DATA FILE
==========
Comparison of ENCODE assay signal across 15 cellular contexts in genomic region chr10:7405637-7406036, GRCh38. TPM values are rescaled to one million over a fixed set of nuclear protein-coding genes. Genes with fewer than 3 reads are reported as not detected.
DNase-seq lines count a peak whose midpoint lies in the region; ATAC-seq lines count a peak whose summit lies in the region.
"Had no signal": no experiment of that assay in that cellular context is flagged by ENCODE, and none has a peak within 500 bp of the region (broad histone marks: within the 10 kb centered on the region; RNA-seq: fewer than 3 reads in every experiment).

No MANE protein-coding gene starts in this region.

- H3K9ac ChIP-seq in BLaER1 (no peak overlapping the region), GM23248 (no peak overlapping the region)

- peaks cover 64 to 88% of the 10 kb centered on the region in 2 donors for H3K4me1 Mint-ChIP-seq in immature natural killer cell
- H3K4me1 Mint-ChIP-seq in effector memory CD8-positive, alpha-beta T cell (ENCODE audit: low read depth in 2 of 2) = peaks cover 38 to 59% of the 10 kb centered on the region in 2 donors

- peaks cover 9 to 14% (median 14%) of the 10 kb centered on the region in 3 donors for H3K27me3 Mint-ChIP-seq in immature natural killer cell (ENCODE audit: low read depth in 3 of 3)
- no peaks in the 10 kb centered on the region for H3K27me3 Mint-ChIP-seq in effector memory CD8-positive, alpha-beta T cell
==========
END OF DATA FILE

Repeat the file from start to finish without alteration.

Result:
Comparison of ENCODE assay signal across 15 cellular contexts in genomic region chr10:7405637-7406036, GRCh38. TPM values are rescaled to one million over a fixed set of nuclear protein-coding genes. Genes with fewer than 3 reads are reported as not detected.
DNase-seq lines count a peak whose midpoint lies in the region; ATAC-seq lines count a peak whose summit lies in the region.
"Had no signal": no experiment of that assay in that cellular context is flagged by ENCODE, and none has a peak within 500 bp of the region (broad histone marks: within the 10 kb centered on the region; RNA-seq: fewer than 3 reads in every experiment).

No MANE protein-coding gene starts in this region.

- H3K9ac ChIP-seq in BLaER1 (no peak overlapping the region), GM23248 (no peak overlapping the region)

- peaks cover 64 to 88% of the 10 kb centered on the region in 2 donors for H3K4me1 Mint-ChIP-seq in immature natural killer cell
- H3K4me1 Mint-ChIP-seq in effector memory CD8-positive, alpha-beta T cell (ENCODE audit: low read depth in 2 of 2) = peaks cover 38 to 59% of the 10 kb centered on the region in 2 donors

- peaks cover 9 to 14% (median 14%) of the 10 kb centered on the region in 3 donors for H3K27me3 Mint-ChIP-seq in immature natural killer cell (ENCODE audit: low read depth in 3 of 3)
- no peaks in the 10 kb centered on the region for H3K27me3 Mint-ChIP-seq in effector memory CD8-positive, alpha-beta T cell